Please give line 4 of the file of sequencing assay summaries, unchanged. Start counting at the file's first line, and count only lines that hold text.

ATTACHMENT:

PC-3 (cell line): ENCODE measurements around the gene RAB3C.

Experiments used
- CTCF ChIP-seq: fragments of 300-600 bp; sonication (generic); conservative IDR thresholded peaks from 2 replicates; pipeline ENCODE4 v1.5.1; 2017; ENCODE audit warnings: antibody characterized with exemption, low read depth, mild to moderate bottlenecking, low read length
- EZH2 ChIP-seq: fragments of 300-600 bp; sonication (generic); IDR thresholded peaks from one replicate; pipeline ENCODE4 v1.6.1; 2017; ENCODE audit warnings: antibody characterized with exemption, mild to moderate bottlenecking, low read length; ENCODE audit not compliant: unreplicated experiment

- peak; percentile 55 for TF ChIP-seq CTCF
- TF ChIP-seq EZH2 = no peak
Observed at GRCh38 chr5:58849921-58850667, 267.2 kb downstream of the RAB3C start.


- EZH2 ChIP-seq: fragments of 300-600 bp; sonication (generic); IDR thresholded peaks from one replicate; pipeline ENCODE4 v1.6.1; 2017; ENCODE audit warnings: antibody characterized with exemption, mild to moderate bottlenecking, low read length; ENCODE audit not compliant: unreplicated experiment